- Practiced food demos: During my time at FBSJ, I was also given the opportunity to perform my first recorded cooking demonstration! This demo was filmed by one of my preceptors, Tricia Yeo, and was made to be used as part of a series of videos shown to Food Bank volunteers. Earlier on in my semester, Tricia and my other preceptor Adam Bricketto, had expressed that because of the rapid turn over of volunteers at the Food Bank, it might be useful to have a couple of videos on hand to educate and demonstrate important skills while in the kitchen. This led to the development of our video series which included content educating on knife skills, food and kitchen safety, proper dish-washing technique, and as previously mentioned, a bonus cooking demo as well! In addition, this project was taken on collaboratively by connecting with the Food Bank’s very own brand and digital communications specialist, Ashley Killen, whose skills in video making and editing were much needed. This experience not only allowed me to gain more confidence in my speaking and video presence but nurtured my passion for giving cooking lessons as well.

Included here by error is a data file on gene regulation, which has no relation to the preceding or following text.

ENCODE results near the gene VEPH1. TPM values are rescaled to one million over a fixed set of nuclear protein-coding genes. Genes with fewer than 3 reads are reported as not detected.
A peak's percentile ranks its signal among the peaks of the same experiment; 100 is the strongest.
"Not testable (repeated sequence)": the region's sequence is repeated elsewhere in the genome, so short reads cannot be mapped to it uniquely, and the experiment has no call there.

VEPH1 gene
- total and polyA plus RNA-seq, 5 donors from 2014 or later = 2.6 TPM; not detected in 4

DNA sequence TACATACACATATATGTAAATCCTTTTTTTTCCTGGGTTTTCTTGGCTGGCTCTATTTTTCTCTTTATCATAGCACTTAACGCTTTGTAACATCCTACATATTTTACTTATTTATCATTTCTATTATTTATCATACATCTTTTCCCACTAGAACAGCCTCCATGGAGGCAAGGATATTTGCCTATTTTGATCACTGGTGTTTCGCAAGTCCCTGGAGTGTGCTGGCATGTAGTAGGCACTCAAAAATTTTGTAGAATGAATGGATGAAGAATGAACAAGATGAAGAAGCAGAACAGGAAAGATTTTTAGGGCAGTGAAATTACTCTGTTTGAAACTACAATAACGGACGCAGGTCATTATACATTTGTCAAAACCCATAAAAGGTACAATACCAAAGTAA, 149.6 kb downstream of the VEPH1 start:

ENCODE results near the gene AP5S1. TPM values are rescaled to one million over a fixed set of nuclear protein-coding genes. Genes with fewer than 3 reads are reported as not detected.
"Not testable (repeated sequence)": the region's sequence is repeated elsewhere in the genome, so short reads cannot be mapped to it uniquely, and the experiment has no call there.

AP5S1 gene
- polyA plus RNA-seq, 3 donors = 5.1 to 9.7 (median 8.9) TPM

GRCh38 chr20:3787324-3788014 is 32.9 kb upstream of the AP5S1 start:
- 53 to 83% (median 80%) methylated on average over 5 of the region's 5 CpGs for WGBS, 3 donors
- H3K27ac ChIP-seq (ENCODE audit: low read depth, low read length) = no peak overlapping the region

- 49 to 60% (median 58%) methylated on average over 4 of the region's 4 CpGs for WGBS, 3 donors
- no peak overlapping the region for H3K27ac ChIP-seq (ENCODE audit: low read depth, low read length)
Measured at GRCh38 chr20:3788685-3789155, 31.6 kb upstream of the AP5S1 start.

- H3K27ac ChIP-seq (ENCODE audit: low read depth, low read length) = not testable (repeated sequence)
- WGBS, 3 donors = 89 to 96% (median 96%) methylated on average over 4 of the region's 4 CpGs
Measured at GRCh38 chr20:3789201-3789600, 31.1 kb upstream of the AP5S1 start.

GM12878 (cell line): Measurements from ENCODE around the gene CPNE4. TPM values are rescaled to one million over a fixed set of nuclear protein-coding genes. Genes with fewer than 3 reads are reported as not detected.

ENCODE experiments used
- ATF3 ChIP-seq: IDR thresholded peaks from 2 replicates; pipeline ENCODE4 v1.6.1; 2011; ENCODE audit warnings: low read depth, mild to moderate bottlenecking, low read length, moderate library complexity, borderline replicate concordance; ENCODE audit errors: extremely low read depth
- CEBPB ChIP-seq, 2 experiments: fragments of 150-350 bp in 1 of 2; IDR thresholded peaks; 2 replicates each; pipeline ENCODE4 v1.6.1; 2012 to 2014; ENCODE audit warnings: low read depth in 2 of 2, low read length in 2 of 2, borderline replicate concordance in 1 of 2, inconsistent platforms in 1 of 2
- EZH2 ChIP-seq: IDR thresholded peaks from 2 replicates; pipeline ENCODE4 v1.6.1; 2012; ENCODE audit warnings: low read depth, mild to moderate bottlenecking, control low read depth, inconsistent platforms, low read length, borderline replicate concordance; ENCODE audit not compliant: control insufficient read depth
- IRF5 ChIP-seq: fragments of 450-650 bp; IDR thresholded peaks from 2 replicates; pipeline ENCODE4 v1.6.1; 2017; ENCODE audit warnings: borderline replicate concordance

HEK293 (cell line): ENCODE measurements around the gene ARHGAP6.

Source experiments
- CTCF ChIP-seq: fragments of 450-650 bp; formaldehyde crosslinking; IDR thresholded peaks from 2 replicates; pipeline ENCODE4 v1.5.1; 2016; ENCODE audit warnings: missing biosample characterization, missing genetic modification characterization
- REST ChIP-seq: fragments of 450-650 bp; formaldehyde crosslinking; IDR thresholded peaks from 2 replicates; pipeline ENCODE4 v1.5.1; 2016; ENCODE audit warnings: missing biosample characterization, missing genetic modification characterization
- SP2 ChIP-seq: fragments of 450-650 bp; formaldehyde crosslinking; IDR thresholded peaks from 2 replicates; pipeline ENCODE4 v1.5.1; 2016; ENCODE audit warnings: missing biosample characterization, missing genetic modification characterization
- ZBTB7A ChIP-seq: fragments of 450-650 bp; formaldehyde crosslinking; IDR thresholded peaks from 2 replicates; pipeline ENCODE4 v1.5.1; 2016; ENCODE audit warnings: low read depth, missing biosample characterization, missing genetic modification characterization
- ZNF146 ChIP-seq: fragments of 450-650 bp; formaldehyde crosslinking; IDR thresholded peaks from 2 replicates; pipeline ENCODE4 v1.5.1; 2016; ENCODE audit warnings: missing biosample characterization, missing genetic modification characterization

- Saw the groundwork for running a food bank: Working at FBSJ has opened my eyes to the multi-layered nuances required to move food from its delivery to a warehouse and onto a family’s table. This was something I had limited exposure to, and had only learned about how it could be done during my community nutrition class at school. After communicating with different department heads and many workers at the food bank, I was able to witness all the pieces come together for delivering food to people safely and efficiently. FBSJ not only works to feed those in need but strives to educate those on how to eat nutritiously and sustainably within their means. My experience there spoke volumes to me about the people that go into this work and I can absolutely see why many of them love what they do. I am so fortunate to have been able to take part in FBSJ’s operation and work side by side with a team that was enthusiastic and emphasized how much they collectively enjoyed the rewarding aspects of their field.
I highly encourage any dietetic intern or volunteer to come contribute to the amazing work that the Food Bank of South Jersey does.
Thank you, Nicole, for sharing your experiences and for your contributions, talents and energies directed at helping South Jersey’s food-insecure communities live, eat and … be better.